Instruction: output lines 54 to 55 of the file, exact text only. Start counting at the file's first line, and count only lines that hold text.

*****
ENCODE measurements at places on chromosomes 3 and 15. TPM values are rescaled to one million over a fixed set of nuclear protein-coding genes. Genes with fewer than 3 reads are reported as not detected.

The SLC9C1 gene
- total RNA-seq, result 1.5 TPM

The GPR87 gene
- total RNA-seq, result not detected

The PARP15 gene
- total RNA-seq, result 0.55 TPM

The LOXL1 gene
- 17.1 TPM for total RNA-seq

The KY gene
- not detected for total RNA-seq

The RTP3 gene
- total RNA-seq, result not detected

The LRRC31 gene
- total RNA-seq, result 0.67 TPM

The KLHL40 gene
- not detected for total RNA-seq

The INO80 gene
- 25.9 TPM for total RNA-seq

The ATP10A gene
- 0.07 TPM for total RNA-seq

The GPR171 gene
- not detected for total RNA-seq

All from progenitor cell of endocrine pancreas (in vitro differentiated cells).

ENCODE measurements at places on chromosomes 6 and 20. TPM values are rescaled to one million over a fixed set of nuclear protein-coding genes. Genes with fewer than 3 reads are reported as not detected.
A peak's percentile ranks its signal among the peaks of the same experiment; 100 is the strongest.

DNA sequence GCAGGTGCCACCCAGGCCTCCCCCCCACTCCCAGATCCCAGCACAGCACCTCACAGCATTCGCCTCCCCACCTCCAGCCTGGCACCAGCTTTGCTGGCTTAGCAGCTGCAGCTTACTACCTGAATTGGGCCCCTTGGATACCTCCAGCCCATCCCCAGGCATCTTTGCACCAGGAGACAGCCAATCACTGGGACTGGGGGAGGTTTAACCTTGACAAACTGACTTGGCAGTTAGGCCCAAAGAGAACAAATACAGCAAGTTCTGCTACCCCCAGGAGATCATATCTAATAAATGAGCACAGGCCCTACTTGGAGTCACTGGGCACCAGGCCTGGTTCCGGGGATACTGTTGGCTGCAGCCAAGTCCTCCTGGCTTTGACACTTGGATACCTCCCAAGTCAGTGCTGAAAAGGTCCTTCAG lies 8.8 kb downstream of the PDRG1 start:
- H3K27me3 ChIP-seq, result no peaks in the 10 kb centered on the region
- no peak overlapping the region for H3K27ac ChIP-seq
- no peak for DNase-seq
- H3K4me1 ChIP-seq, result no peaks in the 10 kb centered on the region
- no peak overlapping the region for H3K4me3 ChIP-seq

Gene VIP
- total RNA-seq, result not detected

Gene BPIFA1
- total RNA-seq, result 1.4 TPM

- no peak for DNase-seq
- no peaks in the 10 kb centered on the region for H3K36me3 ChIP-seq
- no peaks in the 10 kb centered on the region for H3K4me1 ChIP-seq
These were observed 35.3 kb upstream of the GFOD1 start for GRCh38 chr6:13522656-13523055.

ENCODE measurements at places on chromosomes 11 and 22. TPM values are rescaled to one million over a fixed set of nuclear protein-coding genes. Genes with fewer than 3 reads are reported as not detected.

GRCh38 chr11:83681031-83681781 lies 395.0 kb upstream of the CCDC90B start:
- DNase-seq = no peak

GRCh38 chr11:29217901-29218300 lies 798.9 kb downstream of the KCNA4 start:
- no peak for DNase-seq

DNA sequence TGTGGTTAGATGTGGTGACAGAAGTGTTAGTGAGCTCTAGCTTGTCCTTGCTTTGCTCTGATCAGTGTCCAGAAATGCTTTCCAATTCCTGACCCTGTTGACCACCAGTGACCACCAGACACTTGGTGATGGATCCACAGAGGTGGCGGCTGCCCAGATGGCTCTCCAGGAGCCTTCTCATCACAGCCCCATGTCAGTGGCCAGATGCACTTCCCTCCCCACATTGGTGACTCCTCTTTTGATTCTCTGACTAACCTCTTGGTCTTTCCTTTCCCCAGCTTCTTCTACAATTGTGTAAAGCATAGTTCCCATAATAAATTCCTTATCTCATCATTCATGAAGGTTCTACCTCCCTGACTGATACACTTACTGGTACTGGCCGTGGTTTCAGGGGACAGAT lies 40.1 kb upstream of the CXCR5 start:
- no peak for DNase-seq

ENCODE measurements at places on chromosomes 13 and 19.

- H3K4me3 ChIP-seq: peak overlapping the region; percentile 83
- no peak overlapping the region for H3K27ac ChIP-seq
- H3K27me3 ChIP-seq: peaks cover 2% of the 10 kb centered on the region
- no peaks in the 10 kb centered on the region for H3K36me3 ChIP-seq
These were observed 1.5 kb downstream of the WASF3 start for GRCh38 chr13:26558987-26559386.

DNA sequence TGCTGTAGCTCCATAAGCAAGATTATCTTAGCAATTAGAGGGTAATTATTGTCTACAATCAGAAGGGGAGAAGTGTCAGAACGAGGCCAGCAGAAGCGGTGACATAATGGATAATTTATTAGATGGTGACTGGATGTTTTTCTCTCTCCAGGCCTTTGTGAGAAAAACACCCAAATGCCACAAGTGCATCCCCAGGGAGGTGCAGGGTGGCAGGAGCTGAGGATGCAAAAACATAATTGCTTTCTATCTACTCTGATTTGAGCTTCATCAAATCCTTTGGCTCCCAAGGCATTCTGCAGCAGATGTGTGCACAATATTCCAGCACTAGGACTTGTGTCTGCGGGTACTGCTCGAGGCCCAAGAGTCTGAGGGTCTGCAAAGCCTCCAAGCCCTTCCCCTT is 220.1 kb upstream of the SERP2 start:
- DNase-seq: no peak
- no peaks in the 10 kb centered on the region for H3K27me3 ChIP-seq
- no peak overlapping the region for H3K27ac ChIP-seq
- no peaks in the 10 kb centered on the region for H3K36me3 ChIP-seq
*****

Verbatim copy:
DNA sequence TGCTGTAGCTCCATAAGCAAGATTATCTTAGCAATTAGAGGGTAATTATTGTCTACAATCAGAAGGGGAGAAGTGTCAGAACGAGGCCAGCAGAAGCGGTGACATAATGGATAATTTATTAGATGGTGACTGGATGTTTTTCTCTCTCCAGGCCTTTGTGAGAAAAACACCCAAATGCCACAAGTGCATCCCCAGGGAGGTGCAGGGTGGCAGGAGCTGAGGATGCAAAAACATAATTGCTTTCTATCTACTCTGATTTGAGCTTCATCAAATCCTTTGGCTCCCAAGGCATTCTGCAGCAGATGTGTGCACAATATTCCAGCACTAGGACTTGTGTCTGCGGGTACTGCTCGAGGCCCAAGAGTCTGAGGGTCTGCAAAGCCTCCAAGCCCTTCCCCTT is 220.1 kb upstream of the SERP2 start:
- DNase-seq: no peak